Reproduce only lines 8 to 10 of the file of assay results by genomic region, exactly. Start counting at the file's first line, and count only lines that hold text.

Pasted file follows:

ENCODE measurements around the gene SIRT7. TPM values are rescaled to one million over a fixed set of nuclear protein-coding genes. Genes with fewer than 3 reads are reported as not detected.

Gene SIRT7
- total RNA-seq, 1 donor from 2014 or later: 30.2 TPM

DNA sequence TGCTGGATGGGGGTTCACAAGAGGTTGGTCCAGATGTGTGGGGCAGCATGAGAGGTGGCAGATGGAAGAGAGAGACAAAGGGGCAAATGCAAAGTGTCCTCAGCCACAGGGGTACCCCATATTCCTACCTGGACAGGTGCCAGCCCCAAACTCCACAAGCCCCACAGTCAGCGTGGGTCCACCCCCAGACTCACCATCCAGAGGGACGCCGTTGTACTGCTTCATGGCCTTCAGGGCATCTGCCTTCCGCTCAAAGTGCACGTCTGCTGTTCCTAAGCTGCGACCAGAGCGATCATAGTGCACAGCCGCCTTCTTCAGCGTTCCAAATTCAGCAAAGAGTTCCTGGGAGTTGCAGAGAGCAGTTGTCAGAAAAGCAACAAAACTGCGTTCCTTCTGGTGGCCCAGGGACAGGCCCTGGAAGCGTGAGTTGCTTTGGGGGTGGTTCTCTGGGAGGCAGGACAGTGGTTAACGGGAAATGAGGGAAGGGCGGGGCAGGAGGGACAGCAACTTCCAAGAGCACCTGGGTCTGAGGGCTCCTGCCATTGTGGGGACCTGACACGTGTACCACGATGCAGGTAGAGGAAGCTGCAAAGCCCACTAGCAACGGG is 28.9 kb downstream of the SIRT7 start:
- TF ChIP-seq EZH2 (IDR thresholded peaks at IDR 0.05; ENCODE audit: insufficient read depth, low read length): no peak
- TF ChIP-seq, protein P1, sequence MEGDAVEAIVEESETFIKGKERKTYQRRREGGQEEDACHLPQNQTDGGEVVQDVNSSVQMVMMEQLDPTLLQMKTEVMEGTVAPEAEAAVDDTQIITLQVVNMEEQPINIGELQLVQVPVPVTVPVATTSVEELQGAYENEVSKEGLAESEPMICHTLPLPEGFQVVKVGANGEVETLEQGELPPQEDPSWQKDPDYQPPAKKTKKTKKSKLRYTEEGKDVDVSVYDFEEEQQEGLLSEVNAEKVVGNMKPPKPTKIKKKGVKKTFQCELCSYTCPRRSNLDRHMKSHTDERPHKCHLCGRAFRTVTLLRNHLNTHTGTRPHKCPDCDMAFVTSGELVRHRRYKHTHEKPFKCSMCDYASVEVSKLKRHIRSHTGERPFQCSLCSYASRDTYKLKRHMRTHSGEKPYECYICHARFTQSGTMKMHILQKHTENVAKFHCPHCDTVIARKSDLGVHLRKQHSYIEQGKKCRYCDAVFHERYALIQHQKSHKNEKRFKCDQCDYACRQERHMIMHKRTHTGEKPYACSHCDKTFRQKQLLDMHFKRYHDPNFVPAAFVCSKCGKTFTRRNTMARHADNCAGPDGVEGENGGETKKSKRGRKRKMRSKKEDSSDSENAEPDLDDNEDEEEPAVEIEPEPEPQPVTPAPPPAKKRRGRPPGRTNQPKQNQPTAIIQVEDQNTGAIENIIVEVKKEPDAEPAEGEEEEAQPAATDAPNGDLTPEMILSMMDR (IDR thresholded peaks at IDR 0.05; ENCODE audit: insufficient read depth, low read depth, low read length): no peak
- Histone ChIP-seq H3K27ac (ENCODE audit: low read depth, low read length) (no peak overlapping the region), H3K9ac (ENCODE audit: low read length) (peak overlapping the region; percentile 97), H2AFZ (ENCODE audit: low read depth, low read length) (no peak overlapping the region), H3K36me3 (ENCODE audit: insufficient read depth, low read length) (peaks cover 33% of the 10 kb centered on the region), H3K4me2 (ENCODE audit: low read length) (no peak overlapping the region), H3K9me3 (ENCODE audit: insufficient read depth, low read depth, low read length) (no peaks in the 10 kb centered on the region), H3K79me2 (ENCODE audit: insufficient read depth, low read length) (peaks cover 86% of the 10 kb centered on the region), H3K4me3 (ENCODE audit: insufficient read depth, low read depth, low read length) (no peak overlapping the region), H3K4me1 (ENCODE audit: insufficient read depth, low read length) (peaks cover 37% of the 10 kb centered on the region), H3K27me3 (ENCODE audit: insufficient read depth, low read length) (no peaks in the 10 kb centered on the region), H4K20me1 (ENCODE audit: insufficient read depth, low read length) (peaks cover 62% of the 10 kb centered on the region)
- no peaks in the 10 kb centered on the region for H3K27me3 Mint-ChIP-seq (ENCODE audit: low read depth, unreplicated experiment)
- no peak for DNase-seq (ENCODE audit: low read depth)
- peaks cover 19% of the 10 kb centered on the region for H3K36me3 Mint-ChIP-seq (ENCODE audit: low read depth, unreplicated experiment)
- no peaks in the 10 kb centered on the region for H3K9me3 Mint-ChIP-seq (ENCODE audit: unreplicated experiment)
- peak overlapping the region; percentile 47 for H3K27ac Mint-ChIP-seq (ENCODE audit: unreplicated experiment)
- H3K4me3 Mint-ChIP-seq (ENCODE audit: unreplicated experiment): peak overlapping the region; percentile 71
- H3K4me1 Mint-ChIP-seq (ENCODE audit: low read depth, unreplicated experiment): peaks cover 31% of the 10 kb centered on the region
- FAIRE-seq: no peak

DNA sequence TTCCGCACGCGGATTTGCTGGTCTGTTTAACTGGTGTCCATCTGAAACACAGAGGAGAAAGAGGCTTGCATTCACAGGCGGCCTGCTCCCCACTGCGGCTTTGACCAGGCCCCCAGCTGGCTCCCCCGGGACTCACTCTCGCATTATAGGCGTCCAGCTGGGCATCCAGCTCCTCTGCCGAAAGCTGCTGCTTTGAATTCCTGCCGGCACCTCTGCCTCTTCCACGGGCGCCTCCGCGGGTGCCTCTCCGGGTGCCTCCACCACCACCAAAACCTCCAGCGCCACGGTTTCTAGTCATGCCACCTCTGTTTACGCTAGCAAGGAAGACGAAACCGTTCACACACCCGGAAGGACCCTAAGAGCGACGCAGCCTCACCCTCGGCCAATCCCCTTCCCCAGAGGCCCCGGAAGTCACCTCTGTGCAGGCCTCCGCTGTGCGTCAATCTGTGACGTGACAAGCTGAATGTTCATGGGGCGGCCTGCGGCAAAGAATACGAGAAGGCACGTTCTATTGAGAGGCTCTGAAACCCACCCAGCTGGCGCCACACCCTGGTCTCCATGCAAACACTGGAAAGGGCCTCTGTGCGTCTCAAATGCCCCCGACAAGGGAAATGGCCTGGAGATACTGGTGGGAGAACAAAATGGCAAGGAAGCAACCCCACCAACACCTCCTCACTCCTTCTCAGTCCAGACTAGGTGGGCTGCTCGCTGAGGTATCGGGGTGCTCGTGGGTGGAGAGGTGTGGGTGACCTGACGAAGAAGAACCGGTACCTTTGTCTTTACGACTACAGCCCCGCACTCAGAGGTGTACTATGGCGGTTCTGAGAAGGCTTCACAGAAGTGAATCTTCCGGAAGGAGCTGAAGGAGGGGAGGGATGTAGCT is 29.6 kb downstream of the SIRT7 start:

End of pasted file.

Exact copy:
- no peaks in the 10 kb centered on the region for H3K27me3 Mint-ChIP-seq (ENCODE audit: low read depth, unreplicated experiment)
- no peak for DNase-seq (ENCODE audit: low read depth)
- peaks cover 19% of the 10 kb centered on the region for H3K36me3 Mint-ChIP-seq (ENCODE audit: low read depth, unreplicated experiment)